And then out of nowhere two strangers speak aloud about God’s saving deeds. Simeon took the child and gave thanks to God for his faithfulness upon setting eyes on the longed-for fulfillment of God’s promise. But then he spoke of a time of deep sorrow for Mary, which she may have found a little troubling. Then the prophetess Anna also recognized and worshiped the child. Suddenly they saw how their child now belonged to all Israel, and possibly all humanity. It was truly both awesome and terrifying.

In each of these events today, Israel makes official her claim on a new member. By willingly embracing their role as guardians and teachers of Israel’s heritage of covenant and community, Mary and Joseph understood that they were providing him not only a cultural perspective or a unique set of rules, but also a way of holiness. And Jesus would grow up to hear the stories of his ancestors and the mighty deeds of God. So years later when he challenged the religious leaders, he was in fact inviting them to dig deeper and embrace a more deeply fulfilling relationship with God and with one another. He truly grasped the awesome beauty and wonder of God’s offer of intimacy to Israel as well as their tragic rejection of that gift. Imagine the gifted Dr. Sheldon Cooper explaining string theory to toddlers in a playpen, and the toddlers had control of the executive branch, the legislature, the courts, and the military. Never mind.

Some of us can be shamelessly unapologetic about our total embrace of some sports team or political party. We will proudly proclaim our unwavering loyalty and love for some flavor-of-the-month celebrity or some mega-rich consumer brand. But what exactly do they offer us, beyond momentary bragging rights and self-important gloating? Do we even gain any lasting benefit for our undying devotion? Instead it is they, these sports franchises and politicians, these self-serving egotists and ruthless mega corporations, who get all the enviable attention and influential power and financial profit. And it appears we need very little convincing to pass on to our children a way of life built on the worship of these false and empty gods. Meanwhile our God’s invitation to a fuller and more fulfilling life goes ignored and misunderstood.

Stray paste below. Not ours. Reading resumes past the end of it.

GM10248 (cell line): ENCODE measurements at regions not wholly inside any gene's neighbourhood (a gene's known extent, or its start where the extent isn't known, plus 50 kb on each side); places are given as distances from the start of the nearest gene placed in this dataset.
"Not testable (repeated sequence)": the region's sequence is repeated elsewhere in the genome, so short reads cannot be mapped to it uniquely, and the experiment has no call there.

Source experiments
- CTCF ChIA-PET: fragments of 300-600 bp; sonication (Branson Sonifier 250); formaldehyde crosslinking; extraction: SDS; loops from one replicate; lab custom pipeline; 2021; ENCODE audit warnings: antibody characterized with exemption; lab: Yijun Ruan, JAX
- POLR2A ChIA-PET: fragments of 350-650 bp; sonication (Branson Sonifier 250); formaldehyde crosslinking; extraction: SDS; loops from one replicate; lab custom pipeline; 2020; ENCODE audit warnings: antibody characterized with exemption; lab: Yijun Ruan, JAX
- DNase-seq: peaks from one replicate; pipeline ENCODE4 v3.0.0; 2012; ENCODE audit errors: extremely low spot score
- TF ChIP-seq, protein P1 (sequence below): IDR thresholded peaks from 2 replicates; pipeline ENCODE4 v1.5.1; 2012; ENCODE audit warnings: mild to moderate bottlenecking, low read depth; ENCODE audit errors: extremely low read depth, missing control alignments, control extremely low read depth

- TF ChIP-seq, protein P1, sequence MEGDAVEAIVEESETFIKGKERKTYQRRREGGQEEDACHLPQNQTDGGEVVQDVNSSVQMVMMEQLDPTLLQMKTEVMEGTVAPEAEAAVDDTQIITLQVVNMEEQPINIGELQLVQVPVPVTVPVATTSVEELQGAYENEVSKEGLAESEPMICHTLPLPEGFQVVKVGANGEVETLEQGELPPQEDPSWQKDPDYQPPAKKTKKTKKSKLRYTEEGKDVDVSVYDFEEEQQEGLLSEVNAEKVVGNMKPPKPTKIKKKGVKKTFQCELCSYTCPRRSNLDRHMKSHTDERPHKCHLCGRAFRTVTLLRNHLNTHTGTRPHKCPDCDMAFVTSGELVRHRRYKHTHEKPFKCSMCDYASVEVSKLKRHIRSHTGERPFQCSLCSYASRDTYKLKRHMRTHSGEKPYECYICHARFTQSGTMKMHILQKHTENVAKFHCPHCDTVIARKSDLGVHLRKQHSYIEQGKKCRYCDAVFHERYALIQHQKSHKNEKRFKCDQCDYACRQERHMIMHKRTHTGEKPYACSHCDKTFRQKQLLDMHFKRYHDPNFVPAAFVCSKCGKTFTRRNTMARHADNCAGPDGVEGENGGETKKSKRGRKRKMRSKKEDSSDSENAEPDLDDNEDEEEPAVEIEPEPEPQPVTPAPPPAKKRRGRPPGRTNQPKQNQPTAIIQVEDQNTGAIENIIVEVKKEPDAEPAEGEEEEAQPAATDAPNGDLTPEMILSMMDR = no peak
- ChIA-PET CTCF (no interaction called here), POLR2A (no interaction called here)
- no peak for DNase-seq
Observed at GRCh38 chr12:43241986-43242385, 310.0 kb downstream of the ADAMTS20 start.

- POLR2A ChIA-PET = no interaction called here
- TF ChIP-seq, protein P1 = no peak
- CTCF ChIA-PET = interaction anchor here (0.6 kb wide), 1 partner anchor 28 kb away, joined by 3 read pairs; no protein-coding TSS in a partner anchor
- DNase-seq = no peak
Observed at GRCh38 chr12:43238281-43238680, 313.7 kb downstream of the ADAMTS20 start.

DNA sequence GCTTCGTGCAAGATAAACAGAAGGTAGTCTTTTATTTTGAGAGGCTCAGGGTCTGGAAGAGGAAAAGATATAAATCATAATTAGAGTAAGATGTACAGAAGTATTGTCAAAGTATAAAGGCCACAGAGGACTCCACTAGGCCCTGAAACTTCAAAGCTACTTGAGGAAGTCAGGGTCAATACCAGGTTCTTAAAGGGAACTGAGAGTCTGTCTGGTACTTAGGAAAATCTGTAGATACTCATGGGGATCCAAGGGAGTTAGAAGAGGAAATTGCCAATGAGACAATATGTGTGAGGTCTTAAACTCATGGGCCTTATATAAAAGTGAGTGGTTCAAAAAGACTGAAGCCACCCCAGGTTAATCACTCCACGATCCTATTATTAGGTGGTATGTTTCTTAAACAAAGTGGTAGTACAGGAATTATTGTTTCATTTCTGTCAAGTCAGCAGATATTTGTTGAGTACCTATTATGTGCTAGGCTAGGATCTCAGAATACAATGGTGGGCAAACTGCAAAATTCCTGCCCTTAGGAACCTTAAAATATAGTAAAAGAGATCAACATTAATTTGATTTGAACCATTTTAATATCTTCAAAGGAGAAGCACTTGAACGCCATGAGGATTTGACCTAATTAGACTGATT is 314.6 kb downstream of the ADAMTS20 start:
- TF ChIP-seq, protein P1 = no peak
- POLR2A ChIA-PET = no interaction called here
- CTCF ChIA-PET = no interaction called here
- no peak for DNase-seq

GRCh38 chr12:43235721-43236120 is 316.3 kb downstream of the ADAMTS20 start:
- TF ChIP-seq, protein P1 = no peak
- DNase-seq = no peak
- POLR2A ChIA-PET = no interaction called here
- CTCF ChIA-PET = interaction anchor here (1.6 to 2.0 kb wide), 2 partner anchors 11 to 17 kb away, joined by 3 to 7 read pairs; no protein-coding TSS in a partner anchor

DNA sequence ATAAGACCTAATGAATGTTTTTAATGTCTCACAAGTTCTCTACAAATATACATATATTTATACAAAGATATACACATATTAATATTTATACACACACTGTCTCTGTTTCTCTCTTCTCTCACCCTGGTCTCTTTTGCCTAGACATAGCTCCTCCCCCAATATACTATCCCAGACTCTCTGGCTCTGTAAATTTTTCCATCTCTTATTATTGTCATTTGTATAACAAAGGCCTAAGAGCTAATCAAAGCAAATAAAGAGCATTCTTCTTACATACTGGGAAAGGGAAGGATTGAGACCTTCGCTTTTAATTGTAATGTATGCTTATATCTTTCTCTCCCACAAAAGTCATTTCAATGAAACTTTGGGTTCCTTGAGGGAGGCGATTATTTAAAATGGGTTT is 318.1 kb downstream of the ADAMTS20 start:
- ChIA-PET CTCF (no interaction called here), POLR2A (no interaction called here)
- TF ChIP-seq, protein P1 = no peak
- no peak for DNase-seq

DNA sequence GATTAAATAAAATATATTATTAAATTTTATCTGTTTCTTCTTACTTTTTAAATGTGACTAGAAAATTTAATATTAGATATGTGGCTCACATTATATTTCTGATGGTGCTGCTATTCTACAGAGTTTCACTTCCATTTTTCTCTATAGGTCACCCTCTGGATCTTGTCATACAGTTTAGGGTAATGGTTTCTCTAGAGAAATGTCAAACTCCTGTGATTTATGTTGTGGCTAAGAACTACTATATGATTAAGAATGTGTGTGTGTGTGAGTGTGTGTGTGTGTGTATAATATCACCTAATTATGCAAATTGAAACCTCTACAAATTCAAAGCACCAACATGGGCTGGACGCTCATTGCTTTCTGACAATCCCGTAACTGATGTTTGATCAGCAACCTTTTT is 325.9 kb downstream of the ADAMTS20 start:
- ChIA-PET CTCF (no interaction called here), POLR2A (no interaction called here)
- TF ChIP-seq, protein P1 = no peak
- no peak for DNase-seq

We belong to Jesus Christ. He tells us it is he who chose us that we might possess life in its fullness. It doesn’t matter who the pope or bishop or pastor is at the moment, where we sit in church, when we arrive or leave, or whether or not we sing all the verses. It matters that God has claimed us for his own. And when we grasp the full meaning of that truth, it will show in the way we speak, how we welcome one another and treat each other with compassion and respect, and how we live what we believe. And not just the easy parts, because that is exactly what we show others is important when even we are not paying attention, and because we are most truly ourselves when we don’t think anyone may be watching. What does it mean for you to belong to him?

Rolo B Castillo © 2020

[1] Catechism of the Catholic Church, n.1265. (http://www.vatican.va/archive/ENG0015/_P3N.HTM)